Many herb seeds are available to buy, specialists such as Chiltern seeds, Poyntzfield Herb Nursery and Suffolk Herbs offer a wide variety with herbs for cookery and medicine. Once your herb garden is established it is a good idea, while leaving some seed-heads for the birds to feast and inevitably also distribute a few seeds in your garden, to gather some yourself. Carefully dried and stored in small brown envelopes in a dry place, these will give you a steady source for re-sowing annuals such as borage, dill and sunflowers, as well as for re-placing shorter lived perennials and biennials such as clove pinks and greater mullein.
Keeping a garden diary is to be recommended, noting weather conditions and how your plants are coping with the changing climate. When to Sow – My observations over the past few years, suggest it is easy to be encouraged to sow seeds too early for their own good. It may be that sowing early indoors results in plants ready to be planted out when after a hot, dry spell the weather turns and there is a very late frost. However left indoors, especially if there is not good light from above, which a conservatory or greenhouse can offer, seedlings are quick to become leggy and poor. Some seeds will need frost to germinate and need to be sown outside – Sweet Cicely, angelica, cowslips and Baptisia are some.
Sowing by the phase of the moon is something I have tried over many years and a few days before new moon has been a good time, two days before the full moon gave the strongest plants in experiments in the last century. If you wish to take the moon phases and also possible influence of conjunctions in the heavens into account books on growing plants by the moon are available to help judge the best times for sowing, maintenance and harvesting of all parts of plants.
Ensure you think about the necessary depth below soil level when sowing seeds. This relates to the size of seed. If sowing more than one type in a seed-tray also remember the varying size of the germinated seedlings, giving them sufficient space. It is good to be able to choose those likely to germinate at the same time as partners. Keeping a diary record can be helpful as some will germinate in 3-4 days, while others may take up to 3 weeks. Basil, dill, milk thistle, borage, Calendula and salad rocket have all germinated within 7 days in some years.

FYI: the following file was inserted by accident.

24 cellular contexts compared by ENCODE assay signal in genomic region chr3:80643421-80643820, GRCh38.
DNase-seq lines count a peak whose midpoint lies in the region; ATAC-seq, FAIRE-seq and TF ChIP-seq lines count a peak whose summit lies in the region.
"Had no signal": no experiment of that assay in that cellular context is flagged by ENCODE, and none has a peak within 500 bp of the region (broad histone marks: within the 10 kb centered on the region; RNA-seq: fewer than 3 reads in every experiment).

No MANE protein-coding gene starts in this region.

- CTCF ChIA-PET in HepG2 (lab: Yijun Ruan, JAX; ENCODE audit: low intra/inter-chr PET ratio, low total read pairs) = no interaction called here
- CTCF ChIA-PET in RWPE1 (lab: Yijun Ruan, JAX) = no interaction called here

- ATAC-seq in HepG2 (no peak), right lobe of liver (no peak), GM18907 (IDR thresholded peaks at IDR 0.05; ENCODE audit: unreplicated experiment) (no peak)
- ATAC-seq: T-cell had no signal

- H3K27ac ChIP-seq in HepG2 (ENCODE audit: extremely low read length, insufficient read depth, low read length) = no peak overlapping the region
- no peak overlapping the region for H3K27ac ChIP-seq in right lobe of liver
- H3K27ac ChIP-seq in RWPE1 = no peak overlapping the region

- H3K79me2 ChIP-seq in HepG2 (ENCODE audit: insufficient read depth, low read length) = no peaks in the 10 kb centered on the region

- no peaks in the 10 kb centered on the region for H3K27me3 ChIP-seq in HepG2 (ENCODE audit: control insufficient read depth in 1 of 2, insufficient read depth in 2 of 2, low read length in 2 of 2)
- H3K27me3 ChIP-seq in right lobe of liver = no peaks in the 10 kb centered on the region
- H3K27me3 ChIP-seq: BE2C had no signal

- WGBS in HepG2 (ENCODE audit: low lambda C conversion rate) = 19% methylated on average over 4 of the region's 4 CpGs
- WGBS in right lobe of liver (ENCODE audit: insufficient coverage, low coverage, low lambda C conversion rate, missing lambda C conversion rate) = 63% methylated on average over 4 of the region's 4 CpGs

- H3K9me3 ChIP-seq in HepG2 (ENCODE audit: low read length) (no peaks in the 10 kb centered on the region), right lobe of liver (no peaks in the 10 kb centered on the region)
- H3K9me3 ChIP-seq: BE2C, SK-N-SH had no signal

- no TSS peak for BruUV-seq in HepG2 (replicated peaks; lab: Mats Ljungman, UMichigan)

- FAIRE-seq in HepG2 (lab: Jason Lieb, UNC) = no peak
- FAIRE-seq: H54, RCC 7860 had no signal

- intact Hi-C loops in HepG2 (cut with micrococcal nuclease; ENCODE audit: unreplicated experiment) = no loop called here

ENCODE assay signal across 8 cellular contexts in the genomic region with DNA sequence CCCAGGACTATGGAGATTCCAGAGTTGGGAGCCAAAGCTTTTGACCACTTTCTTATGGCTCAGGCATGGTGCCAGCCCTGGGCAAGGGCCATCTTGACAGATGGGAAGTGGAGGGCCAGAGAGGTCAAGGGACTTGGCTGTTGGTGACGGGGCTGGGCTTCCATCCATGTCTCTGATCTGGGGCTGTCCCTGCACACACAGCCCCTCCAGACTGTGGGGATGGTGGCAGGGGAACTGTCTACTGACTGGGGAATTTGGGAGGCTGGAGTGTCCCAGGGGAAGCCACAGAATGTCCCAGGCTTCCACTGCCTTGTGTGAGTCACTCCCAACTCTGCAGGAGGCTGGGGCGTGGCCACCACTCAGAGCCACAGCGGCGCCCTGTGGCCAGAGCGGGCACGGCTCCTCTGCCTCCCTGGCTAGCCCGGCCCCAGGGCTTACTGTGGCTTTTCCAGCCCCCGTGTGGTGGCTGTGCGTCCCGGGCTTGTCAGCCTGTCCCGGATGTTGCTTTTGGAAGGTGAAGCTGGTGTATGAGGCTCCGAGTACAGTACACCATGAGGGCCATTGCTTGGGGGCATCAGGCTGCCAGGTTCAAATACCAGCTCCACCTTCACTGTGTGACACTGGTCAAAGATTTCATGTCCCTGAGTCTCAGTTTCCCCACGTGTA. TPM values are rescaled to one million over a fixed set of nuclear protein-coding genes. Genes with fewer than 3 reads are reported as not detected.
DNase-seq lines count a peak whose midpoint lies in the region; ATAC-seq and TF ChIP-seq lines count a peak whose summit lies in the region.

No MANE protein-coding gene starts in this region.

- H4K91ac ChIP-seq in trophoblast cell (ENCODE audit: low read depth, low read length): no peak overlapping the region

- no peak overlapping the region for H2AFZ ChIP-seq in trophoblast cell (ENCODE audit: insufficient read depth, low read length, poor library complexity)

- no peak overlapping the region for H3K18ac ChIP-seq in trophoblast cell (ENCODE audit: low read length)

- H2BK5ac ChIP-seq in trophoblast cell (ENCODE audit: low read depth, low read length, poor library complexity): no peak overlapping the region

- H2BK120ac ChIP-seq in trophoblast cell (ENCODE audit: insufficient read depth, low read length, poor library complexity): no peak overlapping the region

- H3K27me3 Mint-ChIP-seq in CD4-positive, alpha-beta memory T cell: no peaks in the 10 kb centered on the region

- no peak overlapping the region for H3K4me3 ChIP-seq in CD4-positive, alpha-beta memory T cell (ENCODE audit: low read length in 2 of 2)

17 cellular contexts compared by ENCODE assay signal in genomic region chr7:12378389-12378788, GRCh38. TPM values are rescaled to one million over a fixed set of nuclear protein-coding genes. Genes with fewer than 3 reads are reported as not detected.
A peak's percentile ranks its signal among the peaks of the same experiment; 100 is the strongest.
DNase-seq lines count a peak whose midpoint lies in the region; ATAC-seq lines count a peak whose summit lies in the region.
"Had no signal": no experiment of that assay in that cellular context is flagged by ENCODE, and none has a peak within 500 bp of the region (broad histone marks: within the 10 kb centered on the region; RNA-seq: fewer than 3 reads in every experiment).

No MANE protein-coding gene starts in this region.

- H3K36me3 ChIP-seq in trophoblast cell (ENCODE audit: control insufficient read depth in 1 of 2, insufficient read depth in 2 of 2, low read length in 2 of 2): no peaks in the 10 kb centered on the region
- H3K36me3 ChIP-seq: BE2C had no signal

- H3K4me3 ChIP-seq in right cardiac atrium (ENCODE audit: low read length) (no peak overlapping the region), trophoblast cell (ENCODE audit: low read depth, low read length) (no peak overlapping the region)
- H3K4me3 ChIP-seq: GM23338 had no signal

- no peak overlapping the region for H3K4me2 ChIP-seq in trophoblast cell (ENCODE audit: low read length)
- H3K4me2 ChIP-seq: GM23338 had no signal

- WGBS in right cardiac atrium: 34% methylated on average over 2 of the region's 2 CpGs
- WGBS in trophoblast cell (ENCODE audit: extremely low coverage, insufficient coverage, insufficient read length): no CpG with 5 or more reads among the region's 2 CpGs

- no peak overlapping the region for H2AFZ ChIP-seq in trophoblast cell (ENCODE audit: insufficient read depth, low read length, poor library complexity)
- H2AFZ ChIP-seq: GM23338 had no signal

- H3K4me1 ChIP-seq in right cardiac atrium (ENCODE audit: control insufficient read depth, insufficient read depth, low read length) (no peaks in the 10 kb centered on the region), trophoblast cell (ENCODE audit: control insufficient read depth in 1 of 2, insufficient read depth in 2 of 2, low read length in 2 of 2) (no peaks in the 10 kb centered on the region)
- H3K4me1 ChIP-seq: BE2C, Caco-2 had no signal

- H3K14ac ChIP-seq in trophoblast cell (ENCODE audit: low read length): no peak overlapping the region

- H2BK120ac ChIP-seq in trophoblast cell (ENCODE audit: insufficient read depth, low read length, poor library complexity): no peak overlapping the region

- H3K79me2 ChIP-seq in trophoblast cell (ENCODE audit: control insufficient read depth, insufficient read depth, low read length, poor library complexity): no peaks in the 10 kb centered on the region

Seeds are the most precious offspring of the plant wonderfully equipped with just enough nutrition to enable germination although some seedlings have a better supply than others. The germinating tip of the root is aware of gravity, bacteria, fungi with which it can make a beneficial partnership exchanging nutrients, salt gradients, obstacles and whether roots of nearby plants are to be treated as friend from the same species, or competition.
While the growing tip of seedlings above ground respond to light intensity, direction duration and colour. Plant photoreceptors are made up of a protein connected to a chemical dye that absorbs the light. They respond to blue light which is active in setting their daily internal clock and encouraging germination. They also perceive the red light of dawn encouraging growth, and the far-red light which signals the evening and coming night. The extent of awareness of plants to their surroundings is a subject I will be following in a workshop later this year. The Living Garden. One to look out for at the Weald and Downland Living Museum in July.